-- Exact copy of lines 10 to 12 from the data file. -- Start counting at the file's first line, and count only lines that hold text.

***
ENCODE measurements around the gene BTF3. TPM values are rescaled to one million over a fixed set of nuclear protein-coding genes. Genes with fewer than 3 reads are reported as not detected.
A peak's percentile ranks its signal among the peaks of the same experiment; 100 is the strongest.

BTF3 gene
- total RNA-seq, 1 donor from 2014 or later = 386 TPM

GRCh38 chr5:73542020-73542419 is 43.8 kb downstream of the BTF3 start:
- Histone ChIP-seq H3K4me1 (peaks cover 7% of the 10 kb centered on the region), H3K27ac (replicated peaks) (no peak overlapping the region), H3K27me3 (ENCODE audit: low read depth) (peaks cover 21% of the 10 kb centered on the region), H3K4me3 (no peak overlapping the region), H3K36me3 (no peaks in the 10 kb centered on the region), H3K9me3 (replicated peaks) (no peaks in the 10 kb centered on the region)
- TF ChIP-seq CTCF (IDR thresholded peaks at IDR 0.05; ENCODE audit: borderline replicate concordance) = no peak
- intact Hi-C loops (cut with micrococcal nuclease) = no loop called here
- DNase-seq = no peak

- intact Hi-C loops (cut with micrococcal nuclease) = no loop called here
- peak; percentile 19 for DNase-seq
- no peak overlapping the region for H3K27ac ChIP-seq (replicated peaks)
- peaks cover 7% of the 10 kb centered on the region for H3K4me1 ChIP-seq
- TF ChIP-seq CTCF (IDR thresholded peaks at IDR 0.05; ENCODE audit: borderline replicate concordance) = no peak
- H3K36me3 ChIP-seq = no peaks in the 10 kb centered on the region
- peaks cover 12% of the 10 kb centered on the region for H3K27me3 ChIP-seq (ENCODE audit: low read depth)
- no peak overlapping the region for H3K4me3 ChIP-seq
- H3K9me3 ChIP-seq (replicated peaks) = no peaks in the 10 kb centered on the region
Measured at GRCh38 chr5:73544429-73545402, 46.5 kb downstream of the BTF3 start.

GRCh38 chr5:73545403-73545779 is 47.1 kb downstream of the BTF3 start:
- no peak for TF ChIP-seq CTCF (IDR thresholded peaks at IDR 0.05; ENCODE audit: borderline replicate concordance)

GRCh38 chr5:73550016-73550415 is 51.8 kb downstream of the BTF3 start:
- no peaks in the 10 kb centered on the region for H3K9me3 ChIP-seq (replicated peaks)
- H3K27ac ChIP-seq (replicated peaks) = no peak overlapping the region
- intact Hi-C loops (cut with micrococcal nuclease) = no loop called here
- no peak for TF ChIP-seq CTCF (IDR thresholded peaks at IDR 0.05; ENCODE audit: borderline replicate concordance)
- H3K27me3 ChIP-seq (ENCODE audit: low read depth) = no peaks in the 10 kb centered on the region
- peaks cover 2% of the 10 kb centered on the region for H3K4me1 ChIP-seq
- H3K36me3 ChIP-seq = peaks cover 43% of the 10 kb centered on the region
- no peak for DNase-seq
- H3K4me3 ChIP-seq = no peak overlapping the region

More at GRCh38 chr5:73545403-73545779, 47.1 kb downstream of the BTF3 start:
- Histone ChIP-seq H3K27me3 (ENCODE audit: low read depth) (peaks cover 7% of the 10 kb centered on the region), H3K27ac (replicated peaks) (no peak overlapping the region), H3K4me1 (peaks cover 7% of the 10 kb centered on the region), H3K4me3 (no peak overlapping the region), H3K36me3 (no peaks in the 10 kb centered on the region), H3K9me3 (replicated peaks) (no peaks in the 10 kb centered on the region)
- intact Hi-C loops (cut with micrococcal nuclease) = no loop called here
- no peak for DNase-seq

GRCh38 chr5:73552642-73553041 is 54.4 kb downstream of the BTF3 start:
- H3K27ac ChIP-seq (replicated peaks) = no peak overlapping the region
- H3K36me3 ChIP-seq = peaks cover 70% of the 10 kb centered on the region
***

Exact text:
- intact Hi-C loops (cut with micrococcal nuclease) = no loop called here
- peak; percentile 19 for DNase-seq
- no peak overlapping the region for H3K27ac ChIP-seq (replicated peaks)